Pimped review: A bloody big night out

MA, 80 minutes, limited release


Ella Scott Lynch plays Sarah, an unlikely party girl, in Pimped.Credit:Vassi Lena

This stylish debut feature by Australian writer-director David Barker may have been done on a low budget but size doesn't inhibit its ambitions as it dials up from thriller to horror movie to a full-throated cry of revenge in just 80 minutes.

A few niceties to do with character and motivation are sacrificed along the way, possibly because so much energy and attention are lavished on the specifics of the blood-letting.

Sarah Montrose (Ella Scott Lynch) seems an unlikely party girl. When we first meet her, she's lying on a sofa, having fallen asleep over a book, but after a bit of thought, she zips herself into a tight dress, puts on stilettos and goes to a bar where she's soon being chatted up by Lewis (Benedict Samuel).

He's a smooth-talker whom we've already seen in action at a red-lit party scene fuelled by cocaine. After some rudimentary banter about the pros and cons of taking risks, she agrees to go home with him.

At least, that's what she thinks is happening. In reality, they're headed for a house belonging to the wealthy parents of Lewis' sleazy friend, Kenny (Robin Goldsworthy), where Sarah quickly learns she's the victim of a set-up.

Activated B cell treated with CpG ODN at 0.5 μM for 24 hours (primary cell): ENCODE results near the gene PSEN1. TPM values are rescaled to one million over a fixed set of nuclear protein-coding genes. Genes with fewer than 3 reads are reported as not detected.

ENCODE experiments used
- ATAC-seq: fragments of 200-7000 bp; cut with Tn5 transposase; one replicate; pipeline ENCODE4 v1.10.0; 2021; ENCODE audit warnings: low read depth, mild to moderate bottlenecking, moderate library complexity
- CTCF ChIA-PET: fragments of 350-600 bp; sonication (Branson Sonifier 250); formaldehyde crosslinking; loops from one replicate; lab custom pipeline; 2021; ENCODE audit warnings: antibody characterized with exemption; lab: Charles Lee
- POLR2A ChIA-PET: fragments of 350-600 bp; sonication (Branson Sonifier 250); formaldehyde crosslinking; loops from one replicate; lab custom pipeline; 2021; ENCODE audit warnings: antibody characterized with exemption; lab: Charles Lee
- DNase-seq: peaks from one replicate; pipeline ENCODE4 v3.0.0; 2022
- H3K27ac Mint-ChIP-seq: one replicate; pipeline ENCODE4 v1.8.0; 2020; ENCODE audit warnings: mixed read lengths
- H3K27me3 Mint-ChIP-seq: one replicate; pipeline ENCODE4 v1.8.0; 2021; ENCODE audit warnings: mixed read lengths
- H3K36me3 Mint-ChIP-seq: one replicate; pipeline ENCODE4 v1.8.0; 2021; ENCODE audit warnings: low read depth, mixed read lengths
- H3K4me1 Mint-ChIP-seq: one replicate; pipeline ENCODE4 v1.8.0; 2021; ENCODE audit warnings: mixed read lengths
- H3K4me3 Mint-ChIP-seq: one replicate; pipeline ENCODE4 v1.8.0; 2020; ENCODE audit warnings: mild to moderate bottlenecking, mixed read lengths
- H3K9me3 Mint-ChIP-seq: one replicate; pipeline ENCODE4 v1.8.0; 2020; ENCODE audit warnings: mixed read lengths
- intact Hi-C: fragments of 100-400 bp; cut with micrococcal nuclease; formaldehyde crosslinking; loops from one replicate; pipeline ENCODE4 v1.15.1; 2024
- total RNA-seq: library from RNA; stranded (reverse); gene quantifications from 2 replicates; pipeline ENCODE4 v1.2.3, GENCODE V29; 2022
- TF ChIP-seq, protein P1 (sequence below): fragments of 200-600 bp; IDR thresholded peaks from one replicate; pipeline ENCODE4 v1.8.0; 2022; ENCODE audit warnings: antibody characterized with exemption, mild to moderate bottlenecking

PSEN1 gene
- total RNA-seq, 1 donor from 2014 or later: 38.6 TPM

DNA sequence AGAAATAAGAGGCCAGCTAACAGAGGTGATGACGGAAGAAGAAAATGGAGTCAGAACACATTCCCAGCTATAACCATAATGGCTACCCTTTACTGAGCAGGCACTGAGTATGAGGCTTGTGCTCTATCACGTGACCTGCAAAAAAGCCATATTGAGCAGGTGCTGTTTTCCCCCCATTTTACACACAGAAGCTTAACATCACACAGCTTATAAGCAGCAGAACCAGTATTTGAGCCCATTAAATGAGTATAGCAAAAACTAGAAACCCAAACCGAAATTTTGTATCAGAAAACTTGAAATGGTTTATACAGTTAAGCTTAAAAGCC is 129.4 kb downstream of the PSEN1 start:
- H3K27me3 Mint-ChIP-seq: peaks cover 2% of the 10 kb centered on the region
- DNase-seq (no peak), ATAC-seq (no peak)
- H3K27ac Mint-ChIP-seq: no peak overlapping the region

Soon after she and Lewis begin making love, Kenny slips into the room in the dark and takes his place.

Her resulting fury claims Kenny as the film's first casualty, as well as forcing Sarah into a temporary alliance with her seducer. Unfazed by the gruesome death of his so-called friend, Lewis tosses her a shovel and suggests that they get on with the job of burying the body.

But first he finds time to engage in a brief debate with her about the ethics of helping to facilitate her rape, winding up with this summary. You either get what you deserve, he tells her, or you learn a valuable life lesson.

"Some women are inherently weak but you walk into a bar dressed like you were tonight and you have incredible power."

While these lines are as profound as the dialogue ever gets, the film's tone is given a boost by the calibre of the performances. Lynch has no difficulty in evoking the contrasting colours of Sarah's fractured personality and Samuel is creepily convincing as the glib and slippery Lewis.

There is also a welcome injection of new talent towards the denouement with the surprise arrival of Heather Mitchell and Lewis Fitz-Gerald as Kenny's parents, who are eager to know their son's whereabouts.

It's a slick film and Barker and his co-writer, Louise Mentor, keep the twists coming but it comes across in the end as a peculiarly mechanical exercise. It makes you jump but it doesn't make you care.

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